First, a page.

When I did it I used "bendy ply" over a former. You might get some ideas here.

https://www.google.com.au/search?sca...&bih=615&dpr=1




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Old 28-05-2024, 17:39   #3
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Re: Patterning the cabin trunk.

Tick or joggle sticks.
You have to make your own

I save large pieces of cardboard for the pattern transfer

One example:
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Old 28-05-2024, 22:22   #4
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Re: Patterning the cabin trunk.

Various techniques including templates of core-flute or craft board strips glued together.
Precise fitting jobs often require 2 generations of template.

Sometimes I'll make do with a first gen template and cut the PVC core oversize.
Easy enough to trim with a knife, sure form or multi tool.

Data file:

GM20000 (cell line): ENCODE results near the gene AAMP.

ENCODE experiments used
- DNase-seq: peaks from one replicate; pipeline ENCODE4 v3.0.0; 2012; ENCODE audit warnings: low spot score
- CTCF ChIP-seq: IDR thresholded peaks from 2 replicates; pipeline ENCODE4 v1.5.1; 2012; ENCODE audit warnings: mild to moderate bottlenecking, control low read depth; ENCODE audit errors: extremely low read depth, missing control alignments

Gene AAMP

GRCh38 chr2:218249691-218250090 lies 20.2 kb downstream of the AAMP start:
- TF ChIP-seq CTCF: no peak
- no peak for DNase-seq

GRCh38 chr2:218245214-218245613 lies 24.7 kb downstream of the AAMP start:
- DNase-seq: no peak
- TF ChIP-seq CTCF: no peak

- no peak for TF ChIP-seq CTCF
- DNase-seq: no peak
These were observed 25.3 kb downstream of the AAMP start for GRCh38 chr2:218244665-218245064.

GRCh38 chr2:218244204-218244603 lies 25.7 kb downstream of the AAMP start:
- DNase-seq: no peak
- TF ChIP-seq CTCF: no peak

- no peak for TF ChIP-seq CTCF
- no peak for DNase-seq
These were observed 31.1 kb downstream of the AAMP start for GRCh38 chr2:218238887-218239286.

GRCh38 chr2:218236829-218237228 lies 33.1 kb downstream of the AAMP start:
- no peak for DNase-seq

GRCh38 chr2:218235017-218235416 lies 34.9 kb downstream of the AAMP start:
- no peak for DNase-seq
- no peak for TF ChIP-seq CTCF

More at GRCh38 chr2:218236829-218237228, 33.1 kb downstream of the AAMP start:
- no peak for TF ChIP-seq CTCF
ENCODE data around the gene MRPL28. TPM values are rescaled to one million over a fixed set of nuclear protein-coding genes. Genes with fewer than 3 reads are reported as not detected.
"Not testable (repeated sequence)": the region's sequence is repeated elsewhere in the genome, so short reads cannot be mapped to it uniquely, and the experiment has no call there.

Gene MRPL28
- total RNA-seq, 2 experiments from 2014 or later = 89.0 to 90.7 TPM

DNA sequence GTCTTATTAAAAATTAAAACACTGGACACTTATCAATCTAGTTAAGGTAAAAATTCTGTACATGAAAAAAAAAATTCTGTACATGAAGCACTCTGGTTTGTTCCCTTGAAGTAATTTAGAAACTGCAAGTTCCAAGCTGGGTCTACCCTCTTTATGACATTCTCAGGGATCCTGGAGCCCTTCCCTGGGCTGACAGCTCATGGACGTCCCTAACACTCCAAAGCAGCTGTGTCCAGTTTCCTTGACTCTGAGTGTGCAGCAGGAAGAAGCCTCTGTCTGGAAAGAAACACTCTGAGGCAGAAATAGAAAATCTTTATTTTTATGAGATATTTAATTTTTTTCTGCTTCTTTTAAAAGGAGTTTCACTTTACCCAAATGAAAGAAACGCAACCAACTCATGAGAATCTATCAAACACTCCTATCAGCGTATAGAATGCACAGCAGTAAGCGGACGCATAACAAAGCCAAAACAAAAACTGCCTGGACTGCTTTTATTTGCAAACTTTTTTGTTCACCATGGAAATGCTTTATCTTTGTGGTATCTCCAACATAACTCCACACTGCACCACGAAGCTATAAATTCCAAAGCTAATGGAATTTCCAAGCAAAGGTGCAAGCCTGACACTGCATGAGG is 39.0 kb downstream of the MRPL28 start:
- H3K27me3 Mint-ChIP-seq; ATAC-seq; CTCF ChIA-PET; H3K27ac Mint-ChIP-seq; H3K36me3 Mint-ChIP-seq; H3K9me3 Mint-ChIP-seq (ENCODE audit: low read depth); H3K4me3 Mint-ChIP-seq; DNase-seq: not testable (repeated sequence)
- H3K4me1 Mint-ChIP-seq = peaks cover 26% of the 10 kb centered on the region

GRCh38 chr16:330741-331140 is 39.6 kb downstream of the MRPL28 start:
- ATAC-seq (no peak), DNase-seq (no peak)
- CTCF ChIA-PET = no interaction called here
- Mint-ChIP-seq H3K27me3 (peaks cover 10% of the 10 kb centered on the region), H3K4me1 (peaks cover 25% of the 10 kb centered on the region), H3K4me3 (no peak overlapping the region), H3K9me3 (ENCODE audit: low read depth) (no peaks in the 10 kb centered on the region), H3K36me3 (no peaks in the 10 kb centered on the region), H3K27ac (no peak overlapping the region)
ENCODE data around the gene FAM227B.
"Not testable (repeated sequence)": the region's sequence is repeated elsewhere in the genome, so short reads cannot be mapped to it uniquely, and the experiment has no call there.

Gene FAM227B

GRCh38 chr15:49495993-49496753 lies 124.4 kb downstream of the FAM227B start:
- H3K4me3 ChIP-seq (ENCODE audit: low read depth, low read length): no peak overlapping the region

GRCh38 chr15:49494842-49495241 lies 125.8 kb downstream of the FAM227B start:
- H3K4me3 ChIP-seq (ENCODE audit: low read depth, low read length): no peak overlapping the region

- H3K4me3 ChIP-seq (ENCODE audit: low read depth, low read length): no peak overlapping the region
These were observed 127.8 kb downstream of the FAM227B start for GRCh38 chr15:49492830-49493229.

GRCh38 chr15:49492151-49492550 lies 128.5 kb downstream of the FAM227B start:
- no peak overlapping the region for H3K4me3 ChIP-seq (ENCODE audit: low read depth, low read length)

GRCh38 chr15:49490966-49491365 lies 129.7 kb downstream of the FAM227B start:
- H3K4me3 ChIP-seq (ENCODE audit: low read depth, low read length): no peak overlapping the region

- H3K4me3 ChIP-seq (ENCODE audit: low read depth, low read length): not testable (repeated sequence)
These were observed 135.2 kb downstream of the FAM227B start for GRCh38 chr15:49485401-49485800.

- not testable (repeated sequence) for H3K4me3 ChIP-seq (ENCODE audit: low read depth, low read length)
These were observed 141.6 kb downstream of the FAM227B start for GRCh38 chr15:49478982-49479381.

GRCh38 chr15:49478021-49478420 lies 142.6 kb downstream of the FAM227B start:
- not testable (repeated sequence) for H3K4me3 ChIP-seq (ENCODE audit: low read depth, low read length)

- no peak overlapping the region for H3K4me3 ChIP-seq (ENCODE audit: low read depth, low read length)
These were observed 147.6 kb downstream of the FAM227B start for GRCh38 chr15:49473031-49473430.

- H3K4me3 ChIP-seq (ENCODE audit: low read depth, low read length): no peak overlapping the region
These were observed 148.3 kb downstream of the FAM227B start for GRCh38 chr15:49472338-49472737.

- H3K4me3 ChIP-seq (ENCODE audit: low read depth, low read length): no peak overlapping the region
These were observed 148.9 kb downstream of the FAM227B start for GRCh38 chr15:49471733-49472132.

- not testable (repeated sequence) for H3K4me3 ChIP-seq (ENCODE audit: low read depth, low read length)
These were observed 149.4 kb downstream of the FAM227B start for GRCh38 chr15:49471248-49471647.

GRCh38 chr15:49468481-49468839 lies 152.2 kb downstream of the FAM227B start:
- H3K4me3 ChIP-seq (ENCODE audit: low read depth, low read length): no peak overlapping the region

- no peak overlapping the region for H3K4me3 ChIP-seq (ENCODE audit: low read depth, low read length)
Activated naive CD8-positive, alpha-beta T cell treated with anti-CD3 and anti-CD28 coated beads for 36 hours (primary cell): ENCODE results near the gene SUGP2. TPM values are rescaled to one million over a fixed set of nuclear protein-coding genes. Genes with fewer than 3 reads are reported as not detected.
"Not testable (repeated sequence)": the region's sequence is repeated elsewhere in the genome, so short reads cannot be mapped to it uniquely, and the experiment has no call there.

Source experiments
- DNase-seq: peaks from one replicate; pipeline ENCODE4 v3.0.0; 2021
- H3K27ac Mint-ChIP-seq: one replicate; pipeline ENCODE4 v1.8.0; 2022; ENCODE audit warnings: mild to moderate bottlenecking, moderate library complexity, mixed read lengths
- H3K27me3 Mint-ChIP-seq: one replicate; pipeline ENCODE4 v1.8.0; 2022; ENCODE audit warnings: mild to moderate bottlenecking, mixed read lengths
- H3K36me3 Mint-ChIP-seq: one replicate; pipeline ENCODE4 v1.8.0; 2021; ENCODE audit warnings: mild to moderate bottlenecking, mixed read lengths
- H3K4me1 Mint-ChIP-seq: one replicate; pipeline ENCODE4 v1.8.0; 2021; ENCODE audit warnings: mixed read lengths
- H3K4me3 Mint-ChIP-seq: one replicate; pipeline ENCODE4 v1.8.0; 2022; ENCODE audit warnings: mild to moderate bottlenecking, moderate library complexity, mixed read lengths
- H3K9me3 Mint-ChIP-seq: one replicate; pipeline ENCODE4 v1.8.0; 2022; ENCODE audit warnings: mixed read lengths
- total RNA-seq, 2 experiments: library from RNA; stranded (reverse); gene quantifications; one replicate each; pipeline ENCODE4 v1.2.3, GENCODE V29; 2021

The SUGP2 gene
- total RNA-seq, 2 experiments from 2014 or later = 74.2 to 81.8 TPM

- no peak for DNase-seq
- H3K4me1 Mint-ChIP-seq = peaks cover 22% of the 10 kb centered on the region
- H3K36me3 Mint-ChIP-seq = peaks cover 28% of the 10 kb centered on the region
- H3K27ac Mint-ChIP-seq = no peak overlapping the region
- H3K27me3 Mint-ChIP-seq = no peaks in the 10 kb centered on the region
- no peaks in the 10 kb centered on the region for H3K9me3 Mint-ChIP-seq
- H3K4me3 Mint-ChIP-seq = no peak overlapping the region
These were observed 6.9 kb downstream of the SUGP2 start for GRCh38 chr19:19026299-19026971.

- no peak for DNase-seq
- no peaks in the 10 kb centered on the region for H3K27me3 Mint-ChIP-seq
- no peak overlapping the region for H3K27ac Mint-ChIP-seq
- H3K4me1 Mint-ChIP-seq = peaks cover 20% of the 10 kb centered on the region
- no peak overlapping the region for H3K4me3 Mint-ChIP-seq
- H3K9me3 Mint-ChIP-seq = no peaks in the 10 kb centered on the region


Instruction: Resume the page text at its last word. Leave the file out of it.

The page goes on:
Sometimes I skin the downside / inside with a finished layer of 450 gsm bi axial.
Present the rough shape to the job and trim to fit with multi tool.

Securing the skinned side zip ties, clamps, glue allows for construction of complex curves.
Heat gun is useful for inducing some memory into the panel before finalising the lay up.

For radiused corners , edges avoid butt joins.
Pick a std radius and find some PVC pipe to match.

Leave a gap beteen the panels, present the pipe to the section do a couple or few layers of glass around the curve.
Remove pipe and repeat lay up from the other side.

This brings the skins together for a stronger join and panel with a consistent radius that will require less effort to finish and pain prep.